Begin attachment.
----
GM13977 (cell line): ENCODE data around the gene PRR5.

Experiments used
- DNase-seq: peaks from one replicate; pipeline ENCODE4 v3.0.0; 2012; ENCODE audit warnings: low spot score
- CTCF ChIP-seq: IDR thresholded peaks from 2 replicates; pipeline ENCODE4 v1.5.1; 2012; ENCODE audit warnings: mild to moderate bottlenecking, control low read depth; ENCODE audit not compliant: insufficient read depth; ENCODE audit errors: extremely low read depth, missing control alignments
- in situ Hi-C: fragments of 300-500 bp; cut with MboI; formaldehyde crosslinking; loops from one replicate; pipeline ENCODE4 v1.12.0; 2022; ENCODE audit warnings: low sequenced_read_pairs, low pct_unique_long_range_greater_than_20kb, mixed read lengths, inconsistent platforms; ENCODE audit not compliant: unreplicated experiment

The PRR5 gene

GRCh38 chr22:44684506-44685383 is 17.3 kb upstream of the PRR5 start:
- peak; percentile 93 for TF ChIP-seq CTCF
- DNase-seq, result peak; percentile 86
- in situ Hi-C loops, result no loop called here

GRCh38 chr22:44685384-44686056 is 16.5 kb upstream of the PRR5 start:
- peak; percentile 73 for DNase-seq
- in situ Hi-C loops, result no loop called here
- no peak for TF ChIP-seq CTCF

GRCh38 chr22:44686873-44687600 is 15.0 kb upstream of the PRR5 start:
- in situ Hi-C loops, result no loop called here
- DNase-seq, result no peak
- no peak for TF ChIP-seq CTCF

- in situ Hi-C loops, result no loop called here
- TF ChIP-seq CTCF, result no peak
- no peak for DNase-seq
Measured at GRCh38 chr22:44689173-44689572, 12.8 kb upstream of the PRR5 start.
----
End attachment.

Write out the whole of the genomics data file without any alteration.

GM13977 (cell line): ENCODE data around the gene PRR5.

Experiments used
- DNase-seq: peaks from one replicate; pipeline ENCODE4 v3.0.0; 2012; ENCODE audit warnings: low spot score
- CTCF ChIP-seq: IDR thresholded peaks from 2 replicates; pipeline ENCODE4 v1.5.1; 2012; ENCODE audit warnings: mild to moderate bottlenecking, control low read depth; ENCODE audit not compliant: insufficient read depth; ENCODE audit errors: extremely low read depth, missing control alignments
- in situ Hi-C: fragments of 300-500 bp; cut with MboI; formaldehyde crosslinking; loops from one replicate; pipeline ENCODE4 v1.12.0; 2022; ENCODE audit warnings: low sequenced_read_pairs, low pct_unique_long_range_greater_than_20kb, mixed read lengths, inconsistent platforms; ENCODE audit not compliant: unreplicated experiment

The PRR5 gene

GRCh38 chr22:44684506-44685383 is 17.3 kb upstream of the PRR5 start:
- peak; percentile 93 for TF ChIP-seq CTCF
- DNase-seq, result peak; percentile 86
- in situ Hi-C loops, result no loop called here

GRCh38 chr22:44685384-44686056 is 16.5 kb upstream of the PRR5 start:
- peak; percentile 73 for DNase-seq
- in situ Hi-C loops, result no loop called here
- no peak for TF ChIP-seq CTCF

GRCh38 chr22:44686873-44687600 is 15.0 kb upstream of the PRR5 start:
- in situ Hi-C loops, result no loop called here
- DNase-seq, result no peak
- no peak for TF ChIP-seq CTCF

- in situ Hi-C loops, result no loop called here
- TF ChIP-seq CTCF, result no peak
- no peak for DNase-seq
Measured at GRCh38 chr22:44689173-44689572, 12.8 kb upstream of the PRR5 start.